More to the point, the drones are probably being designed and constructed and shipped by children in other countries so that our kids cam play with them and just “dream”. I am very sorry, but we must clearly see that this was never the point of STEM nor will it meet it’s needed goals.

      • I have been involved with EAA’s Young Eagles Programs for going on 18 years, and seeing a kid’s face light up with wonder and excitement when they walk up to a plane for their very first flight can not be matched by a computer flight sim or any other online sources. I imagine operating a drone for the first time would illicit similar results. The purpose of programs like this is not to just make kids “aware” of STEM. It’s to get kids interested in STEM and it does work and no, it is not outdated.

        • When you can buy a “drone” these days on Amazon for $25, it’s no longer something that kids are “unaware of”. The idea that kids have never heard about STEM and/or have never seen other kids playing with the inexpensive toys is not rational. If anything inner-city drone flying is becoming a problem!

          • Ah, there is is. I was really struggling to understand why anyone would so vehemently oppose a program like this. It’s not a lot of money and it’s designed to get kids interested in science, technology, and maybe aviation. You gave yourself away with your ridiculous comment that “inner-city drone flying is becoming a problem”. Really? Where? Or was that comment just your way of working in those buzz words “inner city”. But now I fully understand your position. The program is designed to attract “those who are under-represented in STEM and aviation fields.” That’s the phrase that you object to. You don’t want a half a penny of your tax dollars going a program that helps “those people”; and we both know what that means. When people show you who they are, believe them. I’m done with this thread. Good day, sir.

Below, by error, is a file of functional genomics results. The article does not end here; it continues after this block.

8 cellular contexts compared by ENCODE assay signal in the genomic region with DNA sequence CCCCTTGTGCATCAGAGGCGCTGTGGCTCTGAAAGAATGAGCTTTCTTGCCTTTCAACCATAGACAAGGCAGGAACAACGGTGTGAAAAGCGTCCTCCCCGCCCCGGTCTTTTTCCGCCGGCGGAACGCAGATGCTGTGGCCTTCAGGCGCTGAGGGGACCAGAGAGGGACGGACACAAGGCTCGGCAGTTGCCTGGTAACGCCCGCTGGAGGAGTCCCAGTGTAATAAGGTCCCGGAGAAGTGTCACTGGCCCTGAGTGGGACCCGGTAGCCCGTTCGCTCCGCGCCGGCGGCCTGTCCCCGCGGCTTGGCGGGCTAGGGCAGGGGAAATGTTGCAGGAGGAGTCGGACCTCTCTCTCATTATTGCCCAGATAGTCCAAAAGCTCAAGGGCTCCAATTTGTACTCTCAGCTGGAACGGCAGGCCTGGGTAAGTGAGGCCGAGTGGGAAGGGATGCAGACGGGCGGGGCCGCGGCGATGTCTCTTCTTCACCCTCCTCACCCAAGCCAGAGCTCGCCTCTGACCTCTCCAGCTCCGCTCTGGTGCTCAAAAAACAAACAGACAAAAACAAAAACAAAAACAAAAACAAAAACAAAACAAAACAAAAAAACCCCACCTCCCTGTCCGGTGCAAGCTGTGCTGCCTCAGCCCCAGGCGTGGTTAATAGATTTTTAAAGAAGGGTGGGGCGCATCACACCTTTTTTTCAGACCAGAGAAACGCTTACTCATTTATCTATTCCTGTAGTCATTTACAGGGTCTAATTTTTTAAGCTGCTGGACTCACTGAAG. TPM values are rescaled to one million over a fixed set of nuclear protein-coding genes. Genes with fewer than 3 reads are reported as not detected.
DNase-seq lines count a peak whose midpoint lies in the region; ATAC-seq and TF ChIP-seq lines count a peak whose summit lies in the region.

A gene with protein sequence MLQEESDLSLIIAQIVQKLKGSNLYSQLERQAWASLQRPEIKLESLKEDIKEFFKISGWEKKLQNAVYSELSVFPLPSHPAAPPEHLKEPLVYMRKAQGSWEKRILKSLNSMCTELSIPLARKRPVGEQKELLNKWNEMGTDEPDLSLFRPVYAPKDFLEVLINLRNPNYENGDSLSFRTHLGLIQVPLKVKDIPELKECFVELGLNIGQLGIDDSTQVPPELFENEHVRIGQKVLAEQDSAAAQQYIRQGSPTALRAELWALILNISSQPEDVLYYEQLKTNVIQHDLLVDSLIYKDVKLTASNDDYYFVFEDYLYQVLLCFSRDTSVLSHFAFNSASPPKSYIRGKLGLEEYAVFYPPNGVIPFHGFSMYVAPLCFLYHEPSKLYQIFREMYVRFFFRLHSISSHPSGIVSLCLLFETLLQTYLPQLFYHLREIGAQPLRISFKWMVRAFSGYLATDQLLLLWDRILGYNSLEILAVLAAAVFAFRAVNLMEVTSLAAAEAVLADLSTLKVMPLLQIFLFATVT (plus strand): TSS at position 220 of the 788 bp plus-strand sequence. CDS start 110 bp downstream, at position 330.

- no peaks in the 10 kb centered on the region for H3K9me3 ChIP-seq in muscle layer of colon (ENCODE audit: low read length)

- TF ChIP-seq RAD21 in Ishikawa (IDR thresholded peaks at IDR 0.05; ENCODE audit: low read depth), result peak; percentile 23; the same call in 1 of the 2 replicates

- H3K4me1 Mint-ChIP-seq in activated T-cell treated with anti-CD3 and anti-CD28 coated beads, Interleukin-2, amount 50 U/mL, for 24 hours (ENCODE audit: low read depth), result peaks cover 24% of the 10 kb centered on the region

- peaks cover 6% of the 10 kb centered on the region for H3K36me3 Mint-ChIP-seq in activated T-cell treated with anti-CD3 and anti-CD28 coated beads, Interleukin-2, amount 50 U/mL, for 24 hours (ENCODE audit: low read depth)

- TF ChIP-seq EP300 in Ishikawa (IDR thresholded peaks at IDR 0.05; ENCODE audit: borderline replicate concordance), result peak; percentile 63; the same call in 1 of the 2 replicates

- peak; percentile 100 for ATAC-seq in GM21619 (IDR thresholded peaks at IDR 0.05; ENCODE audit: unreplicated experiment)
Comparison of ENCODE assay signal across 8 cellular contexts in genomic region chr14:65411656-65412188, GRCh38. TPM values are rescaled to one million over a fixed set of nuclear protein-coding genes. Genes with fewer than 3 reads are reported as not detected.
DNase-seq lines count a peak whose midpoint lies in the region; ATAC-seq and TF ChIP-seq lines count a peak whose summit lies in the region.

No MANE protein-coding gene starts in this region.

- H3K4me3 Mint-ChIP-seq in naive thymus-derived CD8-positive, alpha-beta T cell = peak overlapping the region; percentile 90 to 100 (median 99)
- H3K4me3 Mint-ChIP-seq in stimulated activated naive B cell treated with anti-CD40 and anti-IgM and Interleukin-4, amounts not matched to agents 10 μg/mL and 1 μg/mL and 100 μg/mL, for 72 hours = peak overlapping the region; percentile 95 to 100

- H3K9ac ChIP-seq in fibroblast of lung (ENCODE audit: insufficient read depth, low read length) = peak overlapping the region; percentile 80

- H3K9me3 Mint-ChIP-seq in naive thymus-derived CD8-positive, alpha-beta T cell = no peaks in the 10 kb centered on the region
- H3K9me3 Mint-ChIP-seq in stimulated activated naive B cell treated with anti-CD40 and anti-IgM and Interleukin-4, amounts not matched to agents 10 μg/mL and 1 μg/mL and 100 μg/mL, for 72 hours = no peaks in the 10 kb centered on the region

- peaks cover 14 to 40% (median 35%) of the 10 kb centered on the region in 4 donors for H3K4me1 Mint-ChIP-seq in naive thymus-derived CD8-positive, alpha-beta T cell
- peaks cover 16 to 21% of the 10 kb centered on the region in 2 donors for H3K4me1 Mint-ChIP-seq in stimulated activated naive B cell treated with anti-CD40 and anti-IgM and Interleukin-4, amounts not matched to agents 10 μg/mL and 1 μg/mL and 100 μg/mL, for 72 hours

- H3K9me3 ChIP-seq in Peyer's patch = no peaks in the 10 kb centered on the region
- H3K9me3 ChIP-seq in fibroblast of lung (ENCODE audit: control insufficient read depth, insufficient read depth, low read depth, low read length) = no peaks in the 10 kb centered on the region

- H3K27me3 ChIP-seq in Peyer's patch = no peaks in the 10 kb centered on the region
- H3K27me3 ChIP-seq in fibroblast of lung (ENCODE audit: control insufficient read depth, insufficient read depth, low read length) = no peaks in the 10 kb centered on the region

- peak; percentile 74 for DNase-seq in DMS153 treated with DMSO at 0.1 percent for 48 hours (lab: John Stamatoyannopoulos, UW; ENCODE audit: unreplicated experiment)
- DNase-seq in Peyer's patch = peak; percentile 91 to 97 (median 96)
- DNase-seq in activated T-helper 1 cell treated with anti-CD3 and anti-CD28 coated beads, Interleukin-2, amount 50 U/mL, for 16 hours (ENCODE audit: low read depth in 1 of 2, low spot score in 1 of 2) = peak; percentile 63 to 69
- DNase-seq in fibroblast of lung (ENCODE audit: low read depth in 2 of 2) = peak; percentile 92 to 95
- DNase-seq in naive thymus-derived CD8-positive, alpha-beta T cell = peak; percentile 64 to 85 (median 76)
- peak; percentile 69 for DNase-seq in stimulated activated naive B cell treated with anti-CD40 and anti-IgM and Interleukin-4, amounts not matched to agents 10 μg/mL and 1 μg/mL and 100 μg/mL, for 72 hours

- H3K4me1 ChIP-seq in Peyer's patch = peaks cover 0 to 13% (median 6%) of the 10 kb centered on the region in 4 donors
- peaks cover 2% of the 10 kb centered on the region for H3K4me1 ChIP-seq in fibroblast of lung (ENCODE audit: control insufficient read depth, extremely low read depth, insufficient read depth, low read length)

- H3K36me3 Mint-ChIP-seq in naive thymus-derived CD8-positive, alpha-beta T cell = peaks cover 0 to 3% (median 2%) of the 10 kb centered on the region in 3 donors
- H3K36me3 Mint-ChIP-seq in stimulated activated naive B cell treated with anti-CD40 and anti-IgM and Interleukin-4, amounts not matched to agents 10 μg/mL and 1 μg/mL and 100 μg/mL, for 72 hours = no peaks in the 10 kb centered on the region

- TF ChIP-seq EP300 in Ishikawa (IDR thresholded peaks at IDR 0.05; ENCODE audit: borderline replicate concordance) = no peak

4. “The program is designed to attract “those who are under-represented in STEM and aviation fields.” That’s the phrase that you object to.”

    High density areas have plenty of “drones” from police, fire, roofing salesmen, etc. Kids today have more visibility to and access to technology than EVER BEFORE in the history of the human race. I “object” with the notion that playing with toys is “STEM”. STEM is a discipline with hard work.

    Ask Kate O’Connor what the drop out rate is at ERUA for anyone who wants to get an aeronautical engineering degree. Dreaming is fine but HARD WORK is the path to success in the STEM fields.

  5. I know we will never change your mind or convince you otherwise, AJ., but there is a huge population of low income families in this country that can’t afford drones or sims or other “toys” as you call them. Yes, becoming an engineer or other STEM occupation is hard work, but first you have to see the application and potential for working to that end. A drone may not teach you math or science, but it shows you an application for those disciplines and why you might want to chose them as a vocation. I can’t tell you how many kids I have seen that hate math or science because they don’t see any reason why they should care about learning them. Unfortunately our schools systems too often teach dry subjects without demonstrating how they can actually be used in life. When you show them real-world applications, their eyes light up and their attitude changes. I also know of several young people from various minorities who are bright, capable STEM-based employees who became interested though programs similar to this that showed them a career path they would not have otherwise chosen.